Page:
ISIS has significantly increased its operations over the past year after a reorganization that saw it focus on creating mobile groups of fighters to conduct smaller-scale attacks. Understanding how its reconstituting itself as an insurgent force and at these early stages is critical to preventing its resurgence.
ISIS in Iraq’s urban areas appears to have reorganized its fighters in small “mobile” subgroups. The group has reformulated its fighting strategies in accordance with new realities on the ground: a decline in its ability to fight after losing first-tier leaders and thousands of fighters in its 2017 territorial defeat, U.S. sanctions on many of its financial resources, and its decreasing ability to recruit and sustain new blood. Nonetheless, ISIS is ramping up its activities in areas in which it still has influence by exploiting Iraq’s internal problems and utilizing familiar geographical territory.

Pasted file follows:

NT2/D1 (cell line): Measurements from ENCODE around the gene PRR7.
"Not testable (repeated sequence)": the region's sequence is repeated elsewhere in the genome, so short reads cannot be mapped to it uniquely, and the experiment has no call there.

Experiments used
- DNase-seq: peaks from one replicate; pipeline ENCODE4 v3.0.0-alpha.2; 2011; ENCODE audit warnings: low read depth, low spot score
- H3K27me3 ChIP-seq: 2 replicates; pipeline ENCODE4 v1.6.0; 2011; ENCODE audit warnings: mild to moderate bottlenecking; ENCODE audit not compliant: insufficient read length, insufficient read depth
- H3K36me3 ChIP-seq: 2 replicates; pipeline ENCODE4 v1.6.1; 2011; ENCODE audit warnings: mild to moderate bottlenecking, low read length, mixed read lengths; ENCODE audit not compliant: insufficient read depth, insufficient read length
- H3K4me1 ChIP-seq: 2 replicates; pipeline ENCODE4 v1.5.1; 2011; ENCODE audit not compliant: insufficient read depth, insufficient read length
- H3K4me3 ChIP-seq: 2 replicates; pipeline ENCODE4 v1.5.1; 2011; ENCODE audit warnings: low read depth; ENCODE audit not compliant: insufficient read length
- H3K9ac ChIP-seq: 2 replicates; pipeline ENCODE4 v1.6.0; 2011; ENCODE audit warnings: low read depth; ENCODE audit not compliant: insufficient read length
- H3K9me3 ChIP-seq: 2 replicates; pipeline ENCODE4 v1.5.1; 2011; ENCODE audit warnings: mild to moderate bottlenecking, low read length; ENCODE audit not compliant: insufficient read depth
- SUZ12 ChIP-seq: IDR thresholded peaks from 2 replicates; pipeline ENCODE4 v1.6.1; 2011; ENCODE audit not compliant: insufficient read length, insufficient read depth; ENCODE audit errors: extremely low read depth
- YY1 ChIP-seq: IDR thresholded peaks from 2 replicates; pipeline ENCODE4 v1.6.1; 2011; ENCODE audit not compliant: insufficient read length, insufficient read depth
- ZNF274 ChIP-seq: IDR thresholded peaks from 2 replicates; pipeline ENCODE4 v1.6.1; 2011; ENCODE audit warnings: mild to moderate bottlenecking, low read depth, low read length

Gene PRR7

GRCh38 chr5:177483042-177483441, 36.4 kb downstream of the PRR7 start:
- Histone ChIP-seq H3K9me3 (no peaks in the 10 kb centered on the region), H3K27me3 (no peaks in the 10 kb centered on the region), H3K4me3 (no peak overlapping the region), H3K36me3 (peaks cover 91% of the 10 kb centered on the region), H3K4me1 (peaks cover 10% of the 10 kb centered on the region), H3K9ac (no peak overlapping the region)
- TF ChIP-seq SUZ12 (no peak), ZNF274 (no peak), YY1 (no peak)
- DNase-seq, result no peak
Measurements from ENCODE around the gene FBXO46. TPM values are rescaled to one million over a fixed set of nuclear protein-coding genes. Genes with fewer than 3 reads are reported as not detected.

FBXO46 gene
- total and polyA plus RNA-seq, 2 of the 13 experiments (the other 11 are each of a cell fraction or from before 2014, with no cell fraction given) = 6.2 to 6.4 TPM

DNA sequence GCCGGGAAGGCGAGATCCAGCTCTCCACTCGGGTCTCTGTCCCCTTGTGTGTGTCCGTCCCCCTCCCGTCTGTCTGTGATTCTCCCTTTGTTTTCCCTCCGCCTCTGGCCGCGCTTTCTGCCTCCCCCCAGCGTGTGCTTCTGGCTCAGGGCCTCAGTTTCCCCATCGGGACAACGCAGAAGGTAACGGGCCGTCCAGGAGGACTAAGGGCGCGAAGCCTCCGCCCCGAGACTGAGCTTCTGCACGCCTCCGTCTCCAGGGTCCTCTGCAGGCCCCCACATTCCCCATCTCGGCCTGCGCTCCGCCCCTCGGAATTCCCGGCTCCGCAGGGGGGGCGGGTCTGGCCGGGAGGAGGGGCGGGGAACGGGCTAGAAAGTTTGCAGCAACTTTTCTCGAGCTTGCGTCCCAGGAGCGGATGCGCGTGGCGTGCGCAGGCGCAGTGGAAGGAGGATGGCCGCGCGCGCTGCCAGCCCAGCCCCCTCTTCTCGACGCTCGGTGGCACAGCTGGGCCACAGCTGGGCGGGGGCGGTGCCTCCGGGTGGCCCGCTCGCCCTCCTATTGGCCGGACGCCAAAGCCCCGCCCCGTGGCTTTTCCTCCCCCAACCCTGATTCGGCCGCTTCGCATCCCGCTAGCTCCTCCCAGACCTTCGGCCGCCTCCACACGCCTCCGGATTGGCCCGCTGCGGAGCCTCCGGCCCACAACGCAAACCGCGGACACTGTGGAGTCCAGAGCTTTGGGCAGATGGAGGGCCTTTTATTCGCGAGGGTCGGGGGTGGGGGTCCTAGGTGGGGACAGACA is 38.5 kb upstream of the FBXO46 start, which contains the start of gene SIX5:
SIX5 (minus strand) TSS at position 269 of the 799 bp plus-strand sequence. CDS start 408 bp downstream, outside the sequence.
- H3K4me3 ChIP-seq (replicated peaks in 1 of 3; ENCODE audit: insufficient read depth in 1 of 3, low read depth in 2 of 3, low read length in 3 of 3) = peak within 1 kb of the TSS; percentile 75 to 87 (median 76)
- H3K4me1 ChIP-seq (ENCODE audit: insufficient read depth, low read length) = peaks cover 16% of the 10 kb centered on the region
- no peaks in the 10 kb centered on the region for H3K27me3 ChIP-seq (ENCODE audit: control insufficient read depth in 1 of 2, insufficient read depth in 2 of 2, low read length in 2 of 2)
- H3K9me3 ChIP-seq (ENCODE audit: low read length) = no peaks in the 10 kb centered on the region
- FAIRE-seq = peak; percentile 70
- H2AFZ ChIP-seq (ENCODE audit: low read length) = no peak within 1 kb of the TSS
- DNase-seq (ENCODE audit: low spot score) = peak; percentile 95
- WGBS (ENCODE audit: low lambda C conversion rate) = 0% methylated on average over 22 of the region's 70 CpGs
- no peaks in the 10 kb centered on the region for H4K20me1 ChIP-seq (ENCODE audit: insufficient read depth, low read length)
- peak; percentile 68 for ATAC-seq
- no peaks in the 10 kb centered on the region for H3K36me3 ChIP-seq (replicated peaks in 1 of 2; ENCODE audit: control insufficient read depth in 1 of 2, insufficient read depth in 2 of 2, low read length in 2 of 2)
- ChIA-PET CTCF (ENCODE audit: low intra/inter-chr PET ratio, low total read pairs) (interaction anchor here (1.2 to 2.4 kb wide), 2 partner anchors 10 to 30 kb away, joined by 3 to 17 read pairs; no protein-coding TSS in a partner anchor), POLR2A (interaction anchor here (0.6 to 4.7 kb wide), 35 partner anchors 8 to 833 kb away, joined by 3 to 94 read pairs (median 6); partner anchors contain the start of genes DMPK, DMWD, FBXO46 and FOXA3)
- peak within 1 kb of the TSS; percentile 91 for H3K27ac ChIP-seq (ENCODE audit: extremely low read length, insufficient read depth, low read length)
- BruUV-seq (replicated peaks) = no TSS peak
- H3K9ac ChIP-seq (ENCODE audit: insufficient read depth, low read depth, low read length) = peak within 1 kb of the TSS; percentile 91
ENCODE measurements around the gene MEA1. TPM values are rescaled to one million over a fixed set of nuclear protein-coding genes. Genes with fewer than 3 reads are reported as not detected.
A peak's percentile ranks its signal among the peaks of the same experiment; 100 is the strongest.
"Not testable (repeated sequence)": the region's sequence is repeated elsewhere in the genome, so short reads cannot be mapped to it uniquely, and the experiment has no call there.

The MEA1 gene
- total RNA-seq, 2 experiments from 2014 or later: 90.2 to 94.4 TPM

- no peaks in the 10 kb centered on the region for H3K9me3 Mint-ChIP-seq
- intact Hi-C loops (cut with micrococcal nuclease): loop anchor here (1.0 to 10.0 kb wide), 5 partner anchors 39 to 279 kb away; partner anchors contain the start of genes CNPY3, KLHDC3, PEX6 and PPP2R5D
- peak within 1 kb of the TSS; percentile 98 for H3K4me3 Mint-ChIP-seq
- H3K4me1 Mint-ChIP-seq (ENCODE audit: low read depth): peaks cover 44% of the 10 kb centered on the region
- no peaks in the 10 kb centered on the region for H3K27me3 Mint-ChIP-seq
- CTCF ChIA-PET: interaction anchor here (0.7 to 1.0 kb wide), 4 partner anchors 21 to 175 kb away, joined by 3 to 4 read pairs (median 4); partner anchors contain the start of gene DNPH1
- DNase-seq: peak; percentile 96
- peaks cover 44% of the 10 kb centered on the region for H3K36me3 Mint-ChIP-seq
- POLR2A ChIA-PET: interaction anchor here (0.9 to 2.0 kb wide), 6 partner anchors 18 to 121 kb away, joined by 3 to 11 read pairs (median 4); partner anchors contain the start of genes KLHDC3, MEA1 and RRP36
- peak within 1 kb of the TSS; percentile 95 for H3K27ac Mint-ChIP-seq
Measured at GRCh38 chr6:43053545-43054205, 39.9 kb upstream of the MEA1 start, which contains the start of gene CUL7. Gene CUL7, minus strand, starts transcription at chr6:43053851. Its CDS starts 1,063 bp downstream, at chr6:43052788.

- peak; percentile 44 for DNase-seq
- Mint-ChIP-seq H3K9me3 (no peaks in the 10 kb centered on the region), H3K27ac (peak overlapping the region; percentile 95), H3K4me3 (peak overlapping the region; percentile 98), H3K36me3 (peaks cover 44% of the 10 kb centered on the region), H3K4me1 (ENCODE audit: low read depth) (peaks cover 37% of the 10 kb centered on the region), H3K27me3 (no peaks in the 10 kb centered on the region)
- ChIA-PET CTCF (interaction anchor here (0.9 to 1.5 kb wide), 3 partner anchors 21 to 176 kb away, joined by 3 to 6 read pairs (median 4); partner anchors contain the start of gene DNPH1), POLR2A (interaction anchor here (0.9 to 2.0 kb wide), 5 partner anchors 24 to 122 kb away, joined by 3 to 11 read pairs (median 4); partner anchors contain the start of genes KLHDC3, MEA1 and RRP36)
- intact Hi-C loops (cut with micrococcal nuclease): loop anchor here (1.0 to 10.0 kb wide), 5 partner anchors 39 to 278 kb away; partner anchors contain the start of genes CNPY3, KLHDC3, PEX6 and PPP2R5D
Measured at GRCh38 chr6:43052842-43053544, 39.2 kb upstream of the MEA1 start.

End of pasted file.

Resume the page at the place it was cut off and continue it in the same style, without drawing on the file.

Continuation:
In August 2020, almost two years after the group’s military defeat, the U.N. estimated that more than 10,000 ISIS fighters were still operating in Iraq and Syria. This is similar to a late 2019 assessment from counter-terrorism authorities in the Kurdistan region of Iraq, which estimated 10,000 ISIS members in Iraq, 4,000-5,000 of whom were fighters and the rest of whom were supporters and sleeper cells integrated into local communities in the majority-Sunni provinces of western and northwestern Iraq.